Under the current UK constitution it is of course impossible for one parliament to bind the decisions of a future one, and to that extent he can expect no permanence other than that provided by the fatigue of returning to devolution legislation at Westminster. I accept that this could provide something of a delay, but it is far from certain, and once the reserved powers model is on the statute book it will be much easier (in terms of parliamentary time) to amend the reservations than it was to set up in the first place.

    I suppose it is possible that he could try to introduce other levers to increase permanence (or at least longevity) – 2/3 rules at the Assembly before any change for example, requirements for referenda or something, but whilst technically possible, that approach is ethically suspect in the context of a broad consensus for at least ‘some’ further devolution, and in any case does not overcome the primacy of Westminster statute issue.

    I guess my question is therefore, are you suggesting that David Jones could use the implementation of reserved powers as some sort of ‘lock down’ on the distribution of devolution competency? If so, how do you think he would achieve this constitutionally? How ethical would it be? Whilst you might offer it up as an impartial suggestion, could you support its ethical implications?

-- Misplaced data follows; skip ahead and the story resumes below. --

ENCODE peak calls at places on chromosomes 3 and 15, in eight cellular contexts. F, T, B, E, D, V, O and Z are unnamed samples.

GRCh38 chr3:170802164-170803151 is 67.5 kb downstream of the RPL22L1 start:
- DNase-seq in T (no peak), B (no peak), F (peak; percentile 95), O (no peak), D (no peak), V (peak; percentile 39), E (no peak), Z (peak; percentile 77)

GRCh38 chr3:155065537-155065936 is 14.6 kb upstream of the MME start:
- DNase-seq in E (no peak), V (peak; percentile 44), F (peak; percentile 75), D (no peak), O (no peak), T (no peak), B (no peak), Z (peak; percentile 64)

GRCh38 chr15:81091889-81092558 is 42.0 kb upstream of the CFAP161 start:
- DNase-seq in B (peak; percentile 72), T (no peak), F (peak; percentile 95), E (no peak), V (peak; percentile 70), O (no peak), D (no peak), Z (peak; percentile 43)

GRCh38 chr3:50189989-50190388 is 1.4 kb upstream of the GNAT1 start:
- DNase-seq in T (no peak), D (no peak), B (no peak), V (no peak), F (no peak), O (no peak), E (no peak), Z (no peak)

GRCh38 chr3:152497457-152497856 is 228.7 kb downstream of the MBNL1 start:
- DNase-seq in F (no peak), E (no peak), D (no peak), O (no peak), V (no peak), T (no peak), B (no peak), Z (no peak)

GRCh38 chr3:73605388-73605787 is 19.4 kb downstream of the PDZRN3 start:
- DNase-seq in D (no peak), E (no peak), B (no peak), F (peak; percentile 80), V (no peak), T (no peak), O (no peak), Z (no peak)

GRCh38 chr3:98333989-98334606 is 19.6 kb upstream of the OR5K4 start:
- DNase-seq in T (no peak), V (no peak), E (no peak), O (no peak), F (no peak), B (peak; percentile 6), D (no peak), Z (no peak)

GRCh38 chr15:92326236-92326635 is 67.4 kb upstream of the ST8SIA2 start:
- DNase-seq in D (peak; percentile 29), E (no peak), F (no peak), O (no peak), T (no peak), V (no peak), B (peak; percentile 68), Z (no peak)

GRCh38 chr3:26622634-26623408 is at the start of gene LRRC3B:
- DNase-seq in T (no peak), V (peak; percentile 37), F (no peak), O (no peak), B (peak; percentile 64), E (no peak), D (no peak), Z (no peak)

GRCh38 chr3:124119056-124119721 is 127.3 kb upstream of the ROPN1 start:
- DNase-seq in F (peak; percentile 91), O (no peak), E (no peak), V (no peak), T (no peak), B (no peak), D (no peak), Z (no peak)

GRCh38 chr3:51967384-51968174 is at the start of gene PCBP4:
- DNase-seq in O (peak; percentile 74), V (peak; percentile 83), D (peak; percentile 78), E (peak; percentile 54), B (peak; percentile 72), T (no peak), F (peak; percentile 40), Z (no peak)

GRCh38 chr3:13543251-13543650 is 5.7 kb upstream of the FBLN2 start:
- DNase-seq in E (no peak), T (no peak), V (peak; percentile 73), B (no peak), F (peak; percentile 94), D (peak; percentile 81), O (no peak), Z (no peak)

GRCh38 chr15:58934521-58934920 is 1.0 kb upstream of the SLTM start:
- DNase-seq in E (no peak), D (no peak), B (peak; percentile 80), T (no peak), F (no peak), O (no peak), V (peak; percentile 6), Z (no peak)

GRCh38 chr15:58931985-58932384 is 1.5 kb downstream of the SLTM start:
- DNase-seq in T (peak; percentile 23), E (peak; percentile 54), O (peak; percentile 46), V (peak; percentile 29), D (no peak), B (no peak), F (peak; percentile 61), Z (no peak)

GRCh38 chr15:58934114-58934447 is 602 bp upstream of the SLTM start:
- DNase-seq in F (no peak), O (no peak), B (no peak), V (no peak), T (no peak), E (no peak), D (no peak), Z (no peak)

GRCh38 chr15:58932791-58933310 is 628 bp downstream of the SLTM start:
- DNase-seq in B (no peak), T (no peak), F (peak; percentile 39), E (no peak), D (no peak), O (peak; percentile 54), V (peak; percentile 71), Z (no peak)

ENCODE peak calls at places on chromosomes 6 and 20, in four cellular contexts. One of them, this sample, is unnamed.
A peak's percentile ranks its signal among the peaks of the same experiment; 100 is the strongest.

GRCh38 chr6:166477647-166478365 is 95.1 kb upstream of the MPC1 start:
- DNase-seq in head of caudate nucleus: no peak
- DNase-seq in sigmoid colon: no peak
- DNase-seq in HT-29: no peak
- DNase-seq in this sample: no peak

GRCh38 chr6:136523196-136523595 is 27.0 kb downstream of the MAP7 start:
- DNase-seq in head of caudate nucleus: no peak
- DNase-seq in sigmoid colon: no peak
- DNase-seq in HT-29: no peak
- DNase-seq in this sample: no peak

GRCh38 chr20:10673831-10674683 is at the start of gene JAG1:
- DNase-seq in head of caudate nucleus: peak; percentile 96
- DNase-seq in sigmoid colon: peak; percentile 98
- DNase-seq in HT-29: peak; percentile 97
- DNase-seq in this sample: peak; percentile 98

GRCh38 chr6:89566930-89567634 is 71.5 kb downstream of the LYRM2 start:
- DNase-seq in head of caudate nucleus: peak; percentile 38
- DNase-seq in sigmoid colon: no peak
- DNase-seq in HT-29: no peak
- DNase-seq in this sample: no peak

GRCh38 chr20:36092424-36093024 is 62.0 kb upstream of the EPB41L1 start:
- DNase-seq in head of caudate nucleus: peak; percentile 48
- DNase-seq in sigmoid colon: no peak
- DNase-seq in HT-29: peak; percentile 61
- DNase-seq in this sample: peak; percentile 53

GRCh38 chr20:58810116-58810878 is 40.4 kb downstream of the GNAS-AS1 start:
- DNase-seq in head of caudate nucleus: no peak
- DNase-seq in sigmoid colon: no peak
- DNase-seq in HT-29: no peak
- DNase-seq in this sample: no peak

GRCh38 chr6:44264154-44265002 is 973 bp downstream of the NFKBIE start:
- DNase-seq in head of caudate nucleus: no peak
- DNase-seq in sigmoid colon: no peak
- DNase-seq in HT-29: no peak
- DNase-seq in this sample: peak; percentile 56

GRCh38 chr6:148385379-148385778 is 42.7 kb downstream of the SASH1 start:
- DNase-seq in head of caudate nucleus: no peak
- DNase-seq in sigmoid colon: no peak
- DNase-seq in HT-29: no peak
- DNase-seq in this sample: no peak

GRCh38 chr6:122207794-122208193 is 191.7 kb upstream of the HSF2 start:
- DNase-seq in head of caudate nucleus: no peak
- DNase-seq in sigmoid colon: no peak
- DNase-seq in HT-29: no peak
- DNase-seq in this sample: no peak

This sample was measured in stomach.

8. “Are you advocating that David Jones kick-start the ‘reserved powers’ implementation process now so that he may ‘steal a march’ on the articulation of reserved matters and thereby produce a more ‘conservative’ (centralised) settlement than might otherwise be the case if implemented, say, after 2015 by a Labour/Liberal coalition at Westminster?
    (forgive my presumption to second guess your politics, but I also assume you are saying that you yourself may not agree with whatever configuration he came up with but you’re offering it up as a sort of impartial assessment of his political opportunities)”

    That’s exactly what I’m suggesting. The permanence of such a division would be a matter for future UK Governments/Parliaments, as you suggest, but I think if not a “lock down” then he would be able to set the line with a heavier pen then otherwise possible.

    Ethics don’t come into it. Devolution and every change to devolution so far has been done for the political convenience of the Labour Party. i think it’s time the Conservatives adopted the same sort of tactics.